Five Books About…

Five Unconventional SFF Heists

We hear heist tales from the time we’re children, don’t we? World mythology and folklore are filled with clever, tricky humans who steal items of value from demons and gods. Even Disneyesque fairy tales have them. Once Jack goes up that beanstalk, what is the rest of the story but a heist?

The fantasy genre embraces heists in all flavors and textures. Here are five of my favorites. To share yours, steal into the comments and leave us a note.

 

The Hobbit by J.R.R. Tolkien

Bilbo, a hobbit living a comfortable life in the land of Shire, is manipulated into joining a group of dwarves who plan to steal a treasure from a dragon. Along the way, the gang of heisters encounter both external and internal obstacles. Bilbo, separated from the others deep in some goblin tunnels, conducts a “mini-heist” when he finds a magical ring and outwits the weird, sinister creature who has challenged him to a riddle contest. Bilbo is forced to call upon his own wit and skill, as well as the power of the ring, to survive, let alone prevail, first with the riddles and then with the dragon. Call it a prequel if you want, call it a quest, call it a there-and-back-again journey. It’s a heist, baby.

 

The Lies of Locke Lamora by Scott Lynch

In the first of the Gentlemen Bastards series, we meet Locke Lamora, an orphan who rises to become the leader of his elite group of con artists, thieves and pickpockets, called, of course, the Gentlemen Bastards. In the midst of a caper against a pair of aristocratic marks, the Bastards meet another player, the Gray King. They partner with the King, only to face betrayal, ruin and probable death. The banter, the action, and the characterization of Locke and his second-in-command Jean make this a wonderful read. The descriptions of the strange and beautiful world they inhabit are extra sprinkles on the cupcake.

 

California Bones by Greg van Eekhout

Before we met Tamsyn Muir’s Gideon and Harrow, we found osteomancy in the Kingdom of California, ruled by the tyrannical, magical Hierophant. The Hierophant murdered bone magician Sebastian Blackland in front of Blackland’s son Daniel. Now Daniel is a petty thief working for his crime lord uncle. Daniel has no plans to confront the Hierophant, because he likes being alive, but his uncle wants Daniel and his crew to steal the ruler’s magical sword—a sword Daniel’s father made. The crew is pursued by the cold and relentless Gabriel Argent, the Hierophant’s nephew. Daniel is a complicated character and an engaging one, the relationships are powerful and tangled, and the concept of bone as a repository of magical power brings a wonderful creepy strangeness to a book that throws in California’s La Brea Tar Pits for good measure.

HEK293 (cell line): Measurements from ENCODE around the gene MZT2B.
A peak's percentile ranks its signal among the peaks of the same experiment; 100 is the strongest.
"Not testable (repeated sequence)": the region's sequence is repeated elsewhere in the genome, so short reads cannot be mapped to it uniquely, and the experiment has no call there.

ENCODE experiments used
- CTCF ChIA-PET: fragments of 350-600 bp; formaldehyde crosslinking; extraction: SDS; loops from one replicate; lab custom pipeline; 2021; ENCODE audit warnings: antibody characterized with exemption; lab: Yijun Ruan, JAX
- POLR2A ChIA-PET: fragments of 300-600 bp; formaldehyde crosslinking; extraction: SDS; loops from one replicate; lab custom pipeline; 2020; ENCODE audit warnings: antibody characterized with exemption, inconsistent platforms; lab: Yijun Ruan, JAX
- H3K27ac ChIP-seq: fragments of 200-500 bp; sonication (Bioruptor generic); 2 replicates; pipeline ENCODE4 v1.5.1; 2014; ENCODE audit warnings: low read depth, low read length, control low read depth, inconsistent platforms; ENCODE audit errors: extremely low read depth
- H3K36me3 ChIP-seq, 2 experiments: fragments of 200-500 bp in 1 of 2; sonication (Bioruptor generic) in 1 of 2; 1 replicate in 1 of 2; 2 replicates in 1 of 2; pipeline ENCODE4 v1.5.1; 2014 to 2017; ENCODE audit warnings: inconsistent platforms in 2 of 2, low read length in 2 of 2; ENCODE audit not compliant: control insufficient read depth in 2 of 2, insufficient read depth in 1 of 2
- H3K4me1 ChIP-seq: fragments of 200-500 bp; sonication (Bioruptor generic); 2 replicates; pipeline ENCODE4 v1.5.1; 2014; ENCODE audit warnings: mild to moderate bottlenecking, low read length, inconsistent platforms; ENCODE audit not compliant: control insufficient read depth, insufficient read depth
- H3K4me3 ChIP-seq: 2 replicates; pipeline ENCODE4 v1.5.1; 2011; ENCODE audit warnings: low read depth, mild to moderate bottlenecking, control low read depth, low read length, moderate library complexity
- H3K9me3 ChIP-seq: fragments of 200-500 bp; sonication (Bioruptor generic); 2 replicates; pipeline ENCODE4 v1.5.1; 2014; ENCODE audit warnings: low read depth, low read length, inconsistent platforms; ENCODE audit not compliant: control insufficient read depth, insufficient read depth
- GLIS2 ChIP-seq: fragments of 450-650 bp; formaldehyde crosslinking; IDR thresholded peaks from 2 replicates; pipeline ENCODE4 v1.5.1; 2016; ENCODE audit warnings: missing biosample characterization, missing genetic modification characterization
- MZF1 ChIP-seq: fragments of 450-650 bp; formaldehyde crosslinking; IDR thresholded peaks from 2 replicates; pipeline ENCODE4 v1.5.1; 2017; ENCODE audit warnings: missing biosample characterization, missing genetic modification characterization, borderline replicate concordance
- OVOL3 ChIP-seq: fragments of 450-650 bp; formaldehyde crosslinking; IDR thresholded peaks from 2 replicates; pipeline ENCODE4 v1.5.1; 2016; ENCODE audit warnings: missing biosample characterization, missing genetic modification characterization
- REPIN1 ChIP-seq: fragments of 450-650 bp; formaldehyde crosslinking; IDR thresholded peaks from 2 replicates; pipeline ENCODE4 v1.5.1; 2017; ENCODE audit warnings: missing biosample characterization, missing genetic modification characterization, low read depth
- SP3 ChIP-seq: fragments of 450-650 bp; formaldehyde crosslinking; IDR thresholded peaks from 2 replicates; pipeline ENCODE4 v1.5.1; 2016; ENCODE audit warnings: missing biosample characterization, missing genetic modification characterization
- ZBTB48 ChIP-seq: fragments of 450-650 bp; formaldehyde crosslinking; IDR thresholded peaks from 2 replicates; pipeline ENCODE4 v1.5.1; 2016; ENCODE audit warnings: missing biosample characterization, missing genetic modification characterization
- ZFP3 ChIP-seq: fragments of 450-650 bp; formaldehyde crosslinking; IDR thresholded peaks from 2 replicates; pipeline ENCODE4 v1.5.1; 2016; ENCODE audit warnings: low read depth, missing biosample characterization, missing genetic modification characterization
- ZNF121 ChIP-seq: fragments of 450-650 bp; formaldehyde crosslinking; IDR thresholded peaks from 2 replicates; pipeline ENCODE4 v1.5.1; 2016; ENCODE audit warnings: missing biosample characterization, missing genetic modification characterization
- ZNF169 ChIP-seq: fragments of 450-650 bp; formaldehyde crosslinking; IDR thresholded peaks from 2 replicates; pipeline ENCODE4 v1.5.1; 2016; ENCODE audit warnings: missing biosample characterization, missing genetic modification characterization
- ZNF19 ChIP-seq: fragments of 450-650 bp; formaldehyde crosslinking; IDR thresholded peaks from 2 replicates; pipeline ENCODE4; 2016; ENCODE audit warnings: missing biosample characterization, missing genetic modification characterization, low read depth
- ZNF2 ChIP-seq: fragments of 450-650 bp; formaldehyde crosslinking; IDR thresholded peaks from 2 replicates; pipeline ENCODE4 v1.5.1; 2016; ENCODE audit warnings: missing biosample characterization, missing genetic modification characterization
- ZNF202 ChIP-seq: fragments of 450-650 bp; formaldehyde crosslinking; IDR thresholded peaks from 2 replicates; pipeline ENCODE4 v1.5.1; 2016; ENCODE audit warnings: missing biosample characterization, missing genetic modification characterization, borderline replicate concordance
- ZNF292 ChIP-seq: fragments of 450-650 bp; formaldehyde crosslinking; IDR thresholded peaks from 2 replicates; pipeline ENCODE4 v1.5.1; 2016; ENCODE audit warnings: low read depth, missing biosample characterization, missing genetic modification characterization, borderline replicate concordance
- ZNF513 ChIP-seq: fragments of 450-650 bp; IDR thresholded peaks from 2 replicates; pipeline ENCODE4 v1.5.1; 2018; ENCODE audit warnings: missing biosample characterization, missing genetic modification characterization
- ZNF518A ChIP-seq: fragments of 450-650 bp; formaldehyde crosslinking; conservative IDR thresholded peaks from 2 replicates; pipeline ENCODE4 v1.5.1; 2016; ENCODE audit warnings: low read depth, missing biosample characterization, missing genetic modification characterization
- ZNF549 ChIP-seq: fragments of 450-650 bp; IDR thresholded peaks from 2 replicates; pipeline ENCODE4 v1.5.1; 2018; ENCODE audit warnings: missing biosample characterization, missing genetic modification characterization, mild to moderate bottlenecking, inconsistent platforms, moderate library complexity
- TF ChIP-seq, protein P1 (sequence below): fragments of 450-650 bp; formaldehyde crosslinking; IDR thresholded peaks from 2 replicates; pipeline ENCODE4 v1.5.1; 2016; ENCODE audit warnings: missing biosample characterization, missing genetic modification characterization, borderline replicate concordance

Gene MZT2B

Foundryside by Robert Jackson Bennett

I think Bennett’s The Divine Cities trilogy is a masterpiece, but The Founders Trilogy may give it a run for its money. The series kicks off with Foundryside, introducing us to Sancia, who escaped enslavement and now steals for a living. Sancia has a metal plate in her head that allows her to listen to magically inscribed or “scrived” objects. When she steals an oddly-shaped gold key, she sets in motion a chain reaction that will literally change the reality of her world, but not before she participates in more than one heist. The magic and politics of Foundryside, with its oligarchical “campo” families controlling scriving, are complex, multi-layered and dazzling. The characters are heartbreakingly deep and complicated, and one of the truly original notes in the heist aspect is that the “gang” that forms are all adversaries of each other first. Trust is hard to come by, and even harder to maintain when things start going wrong. Come for the magic and the heist, stay for the philosophical and political observations.

 

Valour and Vanity by Mary Robinette Kowal

The Glamorists series started with homage to Jane Austen, but by the fourth book, Jane and Vincent have lost nearly all their material possessions and must out-swindle a swindler to keep from losing their secret magical glamourist process. The book is packed with beautiful settings—Murano and the Venetian lagoon—and wonderful elements like pirates, puppets and Lord Byron swimming naked in a canal, but the heart of the story is the relationship between our two main characters. Jane and Vincent finally reveal fears and issues to each other, and the relationship teeters under the stress of their situation. Is that why I include this book on the list? It is not. This is the only book on the list with heister nuns. Yes, Valour and Vanity includes a convent of feisty nuns who help with the heist. Need I say more?

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Heist books give us puzzles and tricks, and protagonists who turn the tables on the arrogant and powerful. To my mind, there’s little better than settling in with a bowl of popcorn and a heist book, and watching the lawless ones do their bit to put the world right.

Marion Deeds was born in Santa Barbara, California and moved to northern California when she was five. She loves the redwoods, the ocean, dogs and crows. She’s fascinated by the unexplained, and curious about power: who has it, who gets it, what is the best way to wield it. These questions inform her stories. Deeds has published Aluminum Leaves and Copper Road from Falstaff Books, with short works in Podcastle and several anthologies. She reviews fiction and writes a column for the review site Fantasy Literature.

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